At the heart of competitiveness is opportunity. When Illinois provides qualified, motivated students with genuine opportunities, our entire state reaps the benefits.

The Monetary Award Program (MAP) offers financial assistance to low-income students admitted to Illinois colleges and universities. MAP funding has been taken hostage in the budget impasse; Governor Rauner vetoed it in the budget the General Assembly passed last May and last month rejected a stand-alone measure designed to provide emergency relief for colleges and universities unable to continue educating MAP grant recipients without the state monies they have been promised.

It is infuriatingly unnecessary that without higher education funding and financial assistance, in order to improve their prospects and make the most of their talents, many of our state’s young people now find they must leave Illinois – if they have the resources to do so. Too many do not. They live with the disappointment of a dream deferred, and meanwhile, our economic vitality, our quest for equality and our struggle for stronger communities wither on the vine.

The House and Senate have repeatedly voted to release funds for MAP grants so that qualified, low-income students can continue to receive a college education. Yet the governor has ignored the pleas of countless students who want nothing more than to better themselves and our state. He has vetoed this legislation, jeopardizing not only the prospects of MAP grant recipients, but the continued survival of one of Illinois’ greatest assets – its public institutions of higher learning. Already, more than a thousand MAP grant recipients have been forced to stop going to class. They simply cannot afford to foot the bill while the state fails them.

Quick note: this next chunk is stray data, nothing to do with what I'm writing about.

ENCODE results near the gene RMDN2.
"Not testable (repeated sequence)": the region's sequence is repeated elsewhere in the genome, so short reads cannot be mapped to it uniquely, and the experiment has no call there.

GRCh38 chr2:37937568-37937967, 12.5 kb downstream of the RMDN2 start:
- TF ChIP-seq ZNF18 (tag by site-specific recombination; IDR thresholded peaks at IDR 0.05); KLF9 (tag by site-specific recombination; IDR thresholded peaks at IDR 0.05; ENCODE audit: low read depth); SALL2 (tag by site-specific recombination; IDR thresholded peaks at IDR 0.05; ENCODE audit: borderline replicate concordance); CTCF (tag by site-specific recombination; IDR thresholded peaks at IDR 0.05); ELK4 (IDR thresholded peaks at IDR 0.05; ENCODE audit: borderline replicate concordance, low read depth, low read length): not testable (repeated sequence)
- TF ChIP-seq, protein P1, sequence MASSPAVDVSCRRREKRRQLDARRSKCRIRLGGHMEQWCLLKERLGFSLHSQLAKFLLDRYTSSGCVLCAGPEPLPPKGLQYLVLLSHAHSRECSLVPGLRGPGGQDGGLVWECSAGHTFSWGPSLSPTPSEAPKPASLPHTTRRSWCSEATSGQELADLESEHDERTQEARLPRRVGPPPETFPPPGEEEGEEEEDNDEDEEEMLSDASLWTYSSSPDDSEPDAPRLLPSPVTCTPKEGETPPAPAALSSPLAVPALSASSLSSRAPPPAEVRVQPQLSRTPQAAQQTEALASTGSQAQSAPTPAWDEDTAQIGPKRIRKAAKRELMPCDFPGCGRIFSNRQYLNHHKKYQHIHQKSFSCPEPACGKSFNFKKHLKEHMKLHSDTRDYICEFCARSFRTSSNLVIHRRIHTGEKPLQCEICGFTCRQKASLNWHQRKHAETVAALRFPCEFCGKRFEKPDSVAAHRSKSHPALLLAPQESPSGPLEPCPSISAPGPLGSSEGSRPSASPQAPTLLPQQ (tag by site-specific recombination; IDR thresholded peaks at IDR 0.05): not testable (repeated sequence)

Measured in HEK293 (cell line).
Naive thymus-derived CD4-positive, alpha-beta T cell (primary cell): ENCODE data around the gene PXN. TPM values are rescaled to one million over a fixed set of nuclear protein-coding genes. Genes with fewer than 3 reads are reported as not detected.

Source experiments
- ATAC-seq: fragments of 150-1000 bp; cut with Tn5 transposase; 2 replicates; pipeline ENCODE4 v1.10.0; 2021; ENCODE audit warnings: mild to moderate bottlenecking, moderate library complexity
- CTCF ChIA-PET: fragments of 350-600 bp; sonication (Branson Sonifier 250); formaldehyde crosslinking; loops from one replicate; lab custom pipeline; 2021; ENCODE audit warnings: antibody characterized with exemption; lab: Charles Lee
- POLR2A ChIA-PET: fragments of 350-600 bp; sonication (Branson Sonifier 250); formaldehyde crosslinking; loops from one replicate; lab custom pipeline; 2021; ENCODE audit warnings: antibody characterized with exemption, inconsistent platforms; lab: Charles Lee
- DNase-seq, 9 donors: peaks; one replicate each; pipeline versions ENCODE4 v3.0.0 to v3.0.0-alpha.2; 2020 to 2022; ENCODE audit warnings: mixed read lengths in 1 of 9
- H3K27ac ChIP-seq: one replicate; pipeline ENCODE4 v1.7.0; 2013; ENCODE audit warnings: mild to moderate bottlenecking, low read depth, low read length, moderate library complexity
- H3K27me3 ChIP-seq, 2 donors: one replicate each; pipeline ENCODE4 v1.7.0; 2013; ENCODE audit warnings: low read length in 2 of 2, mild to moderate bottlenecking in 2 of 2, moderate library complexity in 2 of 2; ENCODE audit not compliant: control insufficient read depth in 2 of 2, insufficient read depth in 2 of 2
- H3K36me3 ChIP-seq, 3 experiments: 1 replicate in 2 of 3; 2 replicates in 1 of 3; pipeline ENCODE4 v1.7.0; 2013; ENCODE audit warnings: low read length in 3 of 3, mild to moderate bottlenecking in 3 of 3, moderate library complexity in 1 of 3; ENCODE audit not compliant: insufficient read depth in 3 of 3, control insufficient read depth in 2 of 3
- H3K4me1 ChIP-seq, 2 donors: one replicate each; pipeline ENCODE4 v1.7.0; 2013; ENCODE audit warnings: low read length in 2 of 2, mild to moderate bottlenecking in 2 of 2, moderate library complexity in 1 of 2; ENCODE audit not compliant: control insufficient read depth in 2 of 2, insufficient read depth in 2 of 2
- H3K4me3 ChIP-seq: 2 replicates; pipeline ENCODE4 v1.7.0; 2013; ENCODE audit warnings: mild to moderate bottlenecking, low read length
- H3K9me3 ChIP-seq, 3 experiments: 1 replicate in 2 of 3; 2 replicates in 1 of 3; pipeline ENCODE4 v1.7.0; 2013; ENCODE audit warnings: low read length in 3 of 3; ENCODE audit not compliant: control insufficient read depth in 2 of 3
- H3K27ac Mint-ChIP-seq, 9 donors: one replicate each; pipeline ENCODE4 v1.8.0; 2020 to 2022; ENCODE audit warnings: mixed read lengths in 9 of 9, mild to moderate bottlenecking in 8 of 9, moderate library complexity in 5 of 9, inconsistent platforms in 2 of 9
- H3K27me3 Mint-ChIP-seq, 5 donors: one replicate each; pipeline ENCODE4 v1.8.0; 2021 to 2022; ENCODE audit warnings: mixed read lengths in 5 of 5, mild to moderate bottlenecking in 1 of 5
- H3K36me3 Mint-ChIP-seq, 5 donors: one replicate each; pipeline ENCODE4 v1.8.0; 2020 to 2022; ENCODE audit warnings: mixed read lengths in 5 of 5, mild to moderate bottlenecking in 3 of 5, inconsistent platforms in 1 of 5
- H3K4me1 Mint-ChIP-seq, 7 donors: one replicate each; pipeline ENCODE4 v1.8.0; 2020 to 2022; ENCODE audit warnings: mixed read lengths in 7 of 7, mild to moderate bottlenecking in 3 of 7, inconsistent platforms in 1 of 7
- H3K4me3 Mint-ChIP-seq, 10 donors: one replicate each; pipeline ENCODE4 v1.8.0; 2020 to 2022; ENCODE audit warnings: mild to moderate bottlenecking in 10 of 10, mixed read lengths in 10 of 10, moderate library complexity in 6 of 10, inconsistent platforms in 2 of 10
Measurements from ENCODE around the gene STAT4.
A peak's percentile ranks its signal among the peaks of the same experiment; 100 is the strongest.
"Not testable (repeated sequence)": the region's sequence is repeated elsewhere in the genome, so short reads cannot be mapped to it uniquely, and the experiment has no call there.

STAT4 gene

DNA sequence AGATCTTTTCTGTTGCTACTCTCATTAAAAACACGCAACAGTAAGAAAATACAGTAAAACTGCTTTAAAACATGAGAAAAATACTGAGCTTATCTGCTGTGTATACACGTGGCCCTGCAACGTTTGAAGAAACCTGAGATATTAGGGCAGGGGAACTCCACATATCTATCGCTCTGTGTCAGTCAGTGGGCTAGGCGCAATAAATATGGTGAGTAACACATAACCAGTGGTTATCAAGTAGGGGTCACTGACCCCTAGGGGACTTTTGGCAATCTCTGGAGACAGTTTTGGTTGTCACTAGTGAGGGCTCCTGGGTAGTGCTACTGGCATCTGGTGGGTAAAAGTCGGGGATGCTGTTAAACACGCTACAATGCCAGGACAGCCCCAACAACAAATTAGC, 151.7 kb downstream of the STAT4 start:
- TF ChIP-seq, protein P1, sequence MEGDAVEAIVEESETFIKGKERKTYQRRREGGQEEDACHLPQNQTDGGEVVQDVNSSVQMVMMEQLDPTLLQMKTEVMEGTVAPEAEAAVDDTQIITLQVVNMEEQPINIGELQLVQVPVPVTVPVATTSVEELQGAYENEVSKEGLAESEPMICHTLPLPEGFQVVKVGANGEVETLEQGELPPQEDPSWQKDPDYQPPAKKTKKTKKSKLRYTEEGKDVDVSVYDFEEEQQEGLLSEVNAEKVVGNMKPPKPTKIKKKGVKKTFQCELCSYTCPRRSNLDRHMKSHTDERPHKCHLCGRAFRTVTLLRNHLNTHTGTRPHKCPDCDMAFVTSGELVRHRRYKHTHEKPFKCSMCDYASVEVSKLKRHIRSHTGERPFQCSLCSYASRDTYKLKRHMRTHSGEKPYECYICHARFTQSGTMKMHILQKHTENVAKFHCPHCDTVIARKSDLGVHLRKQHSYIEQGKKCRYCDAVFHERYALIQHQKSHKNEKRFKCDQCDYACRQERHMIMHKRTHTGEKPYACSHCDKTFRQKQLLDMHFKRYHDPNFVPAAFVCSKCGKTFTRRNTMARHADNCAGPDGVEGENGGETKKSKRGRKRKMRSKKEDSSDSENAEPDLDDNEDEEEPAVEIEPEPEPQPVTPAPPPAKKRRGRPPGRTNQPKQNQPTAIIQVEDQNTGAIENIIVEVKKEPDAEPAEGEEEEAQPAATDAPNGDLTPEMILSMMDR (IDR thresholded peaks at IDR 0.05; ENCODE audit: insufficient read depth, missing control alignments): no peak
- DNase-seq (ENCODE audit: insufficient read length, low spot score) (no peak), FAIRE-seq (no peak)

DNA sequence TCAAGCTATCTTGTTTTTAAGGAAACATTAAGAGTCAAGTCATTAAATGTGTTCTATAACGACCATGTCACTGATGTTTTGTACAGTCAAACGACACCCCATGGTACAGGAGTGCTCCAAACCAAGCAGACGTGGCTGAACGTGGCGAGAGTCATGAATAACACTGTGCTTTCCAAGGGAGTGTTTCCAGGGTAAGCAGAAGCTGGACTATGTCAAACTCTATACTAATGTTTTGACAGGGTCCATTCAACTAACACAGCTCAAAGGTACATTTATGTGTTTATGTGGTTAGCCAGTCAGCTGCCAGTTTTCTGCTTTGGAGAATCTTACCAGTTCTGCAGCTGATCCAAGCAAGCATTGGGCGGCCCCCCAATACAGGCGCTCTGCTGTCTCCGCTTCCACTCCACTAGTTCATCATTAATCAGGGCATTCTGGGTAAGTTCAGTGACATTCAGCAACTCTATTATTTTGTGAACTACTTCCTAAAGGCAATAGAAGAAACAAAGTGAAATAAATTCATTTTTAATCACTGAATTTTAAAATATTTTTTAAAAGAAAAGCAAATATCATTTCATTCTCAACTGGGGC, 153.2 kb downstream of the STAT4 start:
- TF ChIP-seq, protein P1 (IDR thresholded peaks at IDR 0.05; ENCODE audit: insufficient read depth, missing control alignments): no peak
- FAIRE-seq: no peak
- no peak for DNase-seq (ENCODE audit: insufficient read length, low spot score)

I was proud to vote with my colleagues this morning to override the governor’s irresponsible veto, which has the effect of consigning to poverty and underemployment a generation of young people who hold the future of Illinois in their hands. Sadly, the override effort fell just two votes short in the House this afternoon. My colleagues and I are not giving up; as I continue to fight for fair funding for mental health and addiction services, at-risk youth programing, women's health, homeless prevention and more, I will also keep at the forefront the state's obligation to keep its promises to students striving for an education and a better life.